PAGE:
KPMG conducts an annual survey of automotive executives from around the world, and this year, it visualized the results using Tableau. The report design is definitely slick, but I had problems with the way the author(s) chose to display some of the data.
I found the graph for the results of the business model disruption question especially puzzling:
First, this is clearly Likert-type data, so why is the “Neutral” category placed at the end, instead of in the middle, between the “likely” categories and the “unlikely” categories?
Also, while the color choices of lighter and darker blue for 2015 & 2016 are fine, setting these colors against a white background creates the problem of making the labels of the small values hard to see (see the 3% values for “Extremely likely” & “Not very likely”).
Finally, and most important, a series of back-to-back bar charts (used often for population pyramids) is an odd choice to display data from different years. I knew I was looking at survey data with a Likert-type scale, so when I saw the back to back x-axis, I expected to see diverging stacked bar charts. When I didn’t, I was confused, and it took me a while to figure it out.
I decided to try my hand at revising this visualization to one more appropriate for the data. First, I tried to see what the diverging stacked 100% bar charts would look like (h/t Stephanie Evergreen):
There are a couple of problems with this alternative:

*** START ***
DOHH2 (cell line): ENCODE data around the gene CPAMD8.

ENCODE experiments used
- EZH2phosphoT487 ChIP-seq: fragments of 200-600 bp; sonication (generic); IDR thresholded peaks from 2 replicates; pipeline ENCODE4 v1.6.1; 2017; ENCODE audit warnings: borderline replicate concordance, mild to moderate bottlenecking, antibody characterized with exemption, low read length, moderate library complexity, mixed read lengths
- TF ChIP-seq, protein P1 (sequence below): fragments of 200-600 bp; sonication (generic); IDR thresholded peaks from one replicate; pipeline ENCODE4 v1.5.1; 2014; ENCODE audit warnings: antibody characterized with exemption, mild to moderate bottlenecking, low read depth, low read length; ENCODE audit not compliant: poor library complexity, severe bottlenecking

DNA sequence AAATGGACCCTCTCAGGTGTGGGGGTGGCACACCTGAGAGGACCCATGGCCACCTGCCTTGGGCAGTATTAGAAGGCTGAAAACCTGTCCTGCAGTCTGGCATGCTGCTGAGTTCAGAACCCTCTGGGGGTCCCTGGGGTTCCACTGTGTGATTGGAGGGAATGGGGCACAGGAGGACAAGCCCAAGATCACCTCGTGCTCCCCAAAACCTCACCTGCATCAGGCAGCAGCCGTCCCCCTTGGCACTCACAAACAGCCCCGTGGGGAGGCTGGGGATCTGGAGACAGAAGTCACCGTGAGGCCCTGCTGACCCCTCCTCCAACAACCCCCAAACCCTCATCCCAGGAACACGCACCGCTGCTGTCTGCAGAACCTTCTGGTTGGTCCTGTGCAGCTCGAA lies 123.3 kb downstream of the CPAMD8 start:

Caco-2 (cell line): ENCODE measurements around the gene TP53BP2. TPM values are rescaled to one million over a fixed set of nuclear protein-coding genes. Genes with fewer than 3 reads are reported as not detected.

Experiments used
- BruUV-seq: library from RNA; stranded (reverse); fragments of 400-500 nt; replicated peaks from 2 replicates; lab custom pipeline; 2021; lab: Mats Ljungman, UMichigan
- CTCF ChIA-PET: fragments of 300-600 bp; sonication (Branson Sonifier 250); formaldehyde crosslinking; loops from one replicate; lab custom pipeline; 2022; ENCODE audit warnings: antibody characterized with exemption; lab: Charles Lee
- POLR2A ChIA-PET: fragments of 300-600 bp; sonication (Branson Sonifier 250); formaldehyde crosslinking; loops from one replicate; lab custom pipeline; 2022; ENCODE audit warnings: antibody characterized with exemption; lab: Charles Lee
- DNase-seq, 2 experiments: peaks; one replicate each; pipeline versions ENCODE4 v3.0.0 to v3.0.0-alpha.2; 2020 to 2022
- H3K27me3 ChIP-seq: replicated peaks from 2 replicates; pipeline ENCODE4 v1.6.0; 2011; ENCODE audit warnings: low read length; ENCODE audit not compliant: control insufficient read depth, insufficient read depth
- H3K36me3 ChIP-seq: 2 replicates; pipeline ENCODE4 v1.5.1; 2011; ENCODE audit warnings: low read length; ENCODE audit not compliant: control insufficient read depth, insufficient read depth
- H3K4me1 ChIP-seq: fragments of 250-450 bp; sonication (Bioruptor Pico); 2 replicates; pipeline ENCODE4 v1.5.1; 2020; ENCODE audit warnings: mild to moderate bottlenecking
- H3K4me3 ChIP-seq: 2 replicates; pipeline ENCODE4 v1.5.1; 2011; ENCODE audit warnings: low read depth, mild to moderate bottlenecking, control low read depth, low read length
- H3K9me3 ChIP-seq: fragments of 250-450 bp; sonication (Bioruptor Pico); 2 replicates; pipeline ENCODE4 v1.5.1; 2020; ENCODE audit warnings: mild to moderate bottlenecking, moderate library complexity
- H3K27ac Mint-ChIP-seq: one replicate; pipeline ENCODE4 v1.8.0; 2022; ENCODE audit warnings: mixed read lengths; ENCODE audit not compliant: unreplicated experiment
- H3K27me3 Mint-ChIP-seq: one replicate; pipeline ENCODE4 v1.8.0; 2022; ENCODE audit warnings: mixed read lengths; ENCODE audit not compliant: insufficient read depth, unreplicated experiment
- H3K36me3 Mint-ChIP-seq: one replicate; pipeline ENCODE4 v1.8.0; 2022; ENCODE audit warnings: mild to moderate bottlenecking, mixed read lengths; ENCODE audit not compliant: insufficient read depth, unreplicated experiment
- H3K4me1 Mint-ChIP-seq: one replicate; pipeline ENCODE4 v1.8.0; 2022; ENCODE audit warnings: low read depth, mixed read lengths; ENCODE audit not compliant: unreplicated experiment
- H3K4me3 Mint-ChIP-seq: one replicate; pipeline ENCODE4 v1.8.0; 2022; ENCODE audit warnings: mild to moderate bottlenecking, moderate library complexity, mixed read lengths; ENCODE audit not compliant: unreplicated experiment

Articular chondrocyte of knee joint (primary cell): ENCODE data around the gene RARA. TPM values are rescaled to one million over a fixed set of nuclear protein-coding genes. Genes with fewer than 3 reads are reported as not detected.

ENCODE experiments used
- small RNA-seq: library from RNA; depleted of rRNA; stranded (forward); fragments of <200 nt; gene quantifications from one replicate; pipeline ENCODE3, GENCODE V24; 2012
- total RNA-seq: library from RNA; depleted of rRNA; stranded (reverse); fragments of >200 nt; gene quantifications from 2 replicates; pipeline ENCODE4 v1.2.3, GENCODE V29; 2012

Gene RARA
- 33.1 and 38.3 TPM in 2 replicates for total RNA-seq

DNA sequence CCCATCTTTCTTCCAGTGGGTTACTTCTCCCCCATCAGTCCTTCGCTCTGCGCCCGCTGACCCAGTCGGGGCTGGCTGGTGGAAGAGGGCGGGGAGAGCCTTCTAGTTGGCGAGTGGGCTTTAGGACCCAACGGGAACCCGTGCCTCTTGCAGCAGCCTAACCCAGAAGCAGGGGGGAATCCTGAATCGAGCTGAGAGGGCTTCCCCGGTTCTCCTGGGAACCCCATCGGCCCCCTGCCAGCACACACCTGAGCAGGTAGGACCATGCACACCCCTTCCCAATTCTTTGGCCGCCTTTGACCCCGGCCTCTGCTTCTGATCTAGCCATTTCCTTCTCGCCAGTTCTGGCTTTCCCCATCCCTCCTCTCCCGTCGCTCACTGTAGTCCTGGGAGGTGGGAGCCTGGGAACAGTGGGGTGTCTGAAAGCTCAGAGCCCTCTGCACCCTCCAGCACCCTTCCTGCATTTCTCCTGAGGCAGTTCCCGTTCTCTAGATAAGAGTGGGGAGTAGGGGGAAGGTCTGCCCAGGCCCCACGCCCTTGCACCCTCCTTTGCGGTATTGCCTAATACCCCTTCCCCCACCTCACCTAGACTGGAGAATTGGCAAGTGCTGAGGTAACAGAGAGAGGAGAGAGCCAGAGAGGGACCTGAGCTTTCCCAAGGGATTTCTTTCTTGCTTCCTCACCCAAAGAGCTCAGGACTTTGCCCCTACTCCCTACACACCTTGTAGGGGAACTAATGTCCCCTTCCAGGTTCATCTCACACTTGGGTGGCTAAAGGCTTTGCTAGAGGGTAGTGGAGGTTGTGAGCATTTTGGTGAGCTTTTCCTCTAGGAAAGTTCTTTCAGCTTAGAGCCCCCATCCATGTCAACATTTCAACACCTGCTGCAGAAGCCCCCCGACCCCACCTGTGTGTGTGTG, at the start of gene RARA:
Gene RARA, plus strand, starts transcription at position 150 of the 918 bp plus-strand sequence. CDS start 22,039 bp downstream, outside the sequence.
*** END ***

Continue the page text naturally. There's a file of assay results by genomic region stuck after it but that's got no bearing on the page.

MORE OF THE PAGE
1. The fact that 2016 has a 0 value for the “Neutral” category throws off the balance, and almost the entire reason for choosing this graph, which is to see the like categories grouped together for better comparison.
2. Also, ideally, the category names would be written above the bars themselves, making the key unnecessary; however, because of the imbalance of the bars, and because, as mentioned above, a couple of the extreme categories have very small values, writing the category names right above the bars was not an option.
Next, I tried a standard stacked 100% bar chart:
This is slightly better than the first revision because, at least the like groups can be compared from the same starting point (the ends, in this case). It still doesn’t seem ideal for the data.
So, I decided to try a slope chart:
The appeal of this chart is that it emphasizes the most important feature of this data:the change in each category from 2015 to 2016. The proportional totals are lost with this graph, but I don’t know how important they are.
What do you think? Which of these charts do you think best displays the KPMG survey data?